The author’s experience as a screenwriter is most definitely apparent, as the reader always hears the voices and can...

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THE DEATH OF BEES

An unusual coming-of-age novel that features two sisters who survive years of abuse and neglect.

The story is set in Scotland, written with a distinct Scottish flavor, in very brief chapters told from the alternating points of view of the two girls and a neighbor who takes them in and ultimately covers for them when their dark secret is uncovered. The story starts when the older sister discovers both of her parents dead, her father suffocated in his bed and her mother hanging in an outdoor shed. She and her younger sister decide to bury their parents in the garden rather than risk a return to the foster care which they had previously endured and disliked. To anyone who asks, including a drug dealer to whom their father owed money, they say their parents are in Turkey, but eventually the drug dealer finds the passports the parents would have needed to travel abroad. The neighbor, who has his own secrets and heartache, looks after them, feeds them and takes them into his home. Meanwhile, the dead mother’s father, who had abandoned her not once but twice, comes looking for her to make amends since he got himself sober and discovered God. He does not, however, treat his granddaughters in a very loving way. In the midst of these developments, the neighbor’s dog discovers the bones in the garden, and the neighbor, in an effort to protect the girls he has come to love and cherish as his own children, moves the bones to his own garden and eventually claims to have murdered the pair. While dealing with this strange and surreal experience, the two girls also go through the more mundane trials of female adolescence—peer pressures at school, menstruation and the confusions that accompany awakening sexuality.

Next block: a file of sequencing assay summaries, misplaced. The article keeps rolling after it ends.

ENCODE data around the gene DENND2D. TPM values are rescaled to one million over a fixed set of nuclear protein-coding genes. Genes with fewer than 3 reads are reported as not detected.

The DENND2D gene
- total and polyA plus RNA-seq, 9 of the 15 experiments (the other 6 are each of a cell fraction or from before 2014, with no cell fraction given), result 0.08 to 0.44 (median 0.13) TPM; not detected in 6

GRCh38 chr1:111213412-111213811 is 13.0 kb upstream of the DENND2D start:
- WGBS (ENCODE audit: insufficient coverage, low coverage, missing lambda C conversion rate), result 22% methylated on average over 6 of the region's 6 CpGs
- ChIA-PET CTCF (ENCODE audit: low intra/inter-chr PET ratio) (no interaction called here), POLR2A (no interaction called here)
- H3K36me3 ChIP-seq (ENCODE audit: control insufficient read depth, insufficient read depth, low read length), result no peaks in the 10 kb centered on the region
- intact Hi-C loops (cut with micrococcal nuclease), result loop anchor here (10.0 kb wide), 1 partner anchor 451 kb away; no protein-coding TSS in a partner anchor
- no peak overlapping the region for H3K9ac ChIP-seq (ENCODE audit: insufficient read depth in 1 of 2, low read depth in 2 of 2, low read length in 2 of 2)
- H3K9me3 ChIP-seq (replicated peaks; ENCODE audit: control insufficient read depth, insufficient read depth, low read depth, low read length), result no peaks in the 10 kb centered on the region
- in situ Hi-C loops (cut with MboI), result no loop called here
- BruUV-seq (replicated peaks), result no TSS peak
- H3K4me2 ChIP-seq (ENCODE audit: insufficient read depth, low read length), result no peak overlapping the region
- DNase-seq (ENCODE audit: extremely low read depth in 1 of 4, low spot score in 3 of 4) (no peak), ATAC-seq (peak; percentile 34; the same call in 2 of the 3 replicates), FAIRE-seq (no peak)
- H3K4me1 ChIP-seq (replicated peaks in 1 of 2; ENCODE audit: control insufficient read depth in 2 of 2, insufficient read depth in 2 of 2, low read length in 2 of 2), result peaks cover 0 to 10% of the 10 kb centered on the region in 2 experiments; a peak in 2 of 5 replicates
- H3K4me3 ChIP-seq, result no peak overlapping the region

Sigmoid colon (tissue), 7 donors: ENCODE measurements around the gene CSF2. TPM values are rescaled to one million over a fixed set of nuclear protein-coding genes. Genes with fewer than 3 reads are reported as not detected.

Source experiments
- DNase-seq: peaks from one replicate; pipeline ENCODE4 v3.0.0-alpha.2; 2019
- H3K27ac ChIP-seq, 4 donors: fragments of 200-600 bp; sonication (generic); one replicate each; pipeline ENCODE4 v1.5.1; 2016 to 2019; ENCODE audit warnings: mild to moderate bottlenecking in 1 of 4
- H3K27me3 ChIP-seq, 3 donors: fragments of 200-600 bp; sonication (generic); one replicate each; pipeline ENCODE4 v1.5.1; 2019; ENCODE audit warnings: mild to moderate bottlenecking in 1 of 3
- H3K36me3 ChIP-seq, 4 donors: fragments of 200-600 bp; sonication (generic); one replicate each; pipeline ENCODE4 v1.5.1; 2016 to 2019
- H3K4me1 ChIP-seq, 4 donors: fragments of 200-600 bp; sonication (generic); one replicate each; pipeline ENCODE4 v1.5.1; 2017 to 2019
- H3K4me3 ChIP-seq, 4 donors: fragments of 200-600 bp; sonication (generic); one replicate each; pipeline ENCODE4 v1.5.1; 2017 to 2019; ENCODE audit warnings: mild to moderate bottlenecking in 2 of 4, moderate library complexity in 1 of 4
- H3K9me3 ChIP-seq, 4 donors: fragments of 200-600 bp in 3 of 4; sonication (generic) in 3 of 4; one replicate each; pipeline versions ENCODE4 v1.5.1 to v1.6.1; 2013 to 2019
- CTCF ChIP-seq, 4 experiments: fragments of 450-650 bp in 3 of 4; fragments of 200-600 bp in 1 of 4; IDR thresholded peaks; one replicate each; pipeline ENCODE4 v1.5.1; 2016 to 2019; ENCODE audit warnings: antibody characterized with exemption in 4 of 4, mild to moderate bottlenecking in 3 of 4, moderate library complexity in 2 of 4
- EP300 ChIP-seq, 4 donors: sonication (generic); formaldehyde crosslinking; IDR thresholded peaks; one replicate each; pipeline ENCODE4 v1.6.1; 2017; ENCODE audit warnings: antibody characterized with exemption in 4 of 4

The author’s experience as a screenwriter is most definitely apparent, as the reader always hears the voices and can visualize the dramatic, sometimes appallingly grim scenes. Recommended for readers who love film.

Pub Date: Feb. 5, 2013

ISBN: 978-0-06-220984-9

Page Count: 336

Publisher: Harper/HarperCollins

Review Posted Online: Oct. 11, 2012

Kirkus Reviews Issue: Nov. 1, 2012

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Dark and unsettling, this novel’s end arrives abruptly even as readers are still moving at a breakneck speed.

THEN SHE WAS GONE

Ten years after her teenage daughter went missing, a mother begins a new relationship only to discover she can't truly move on until she answers lingering questions about the past.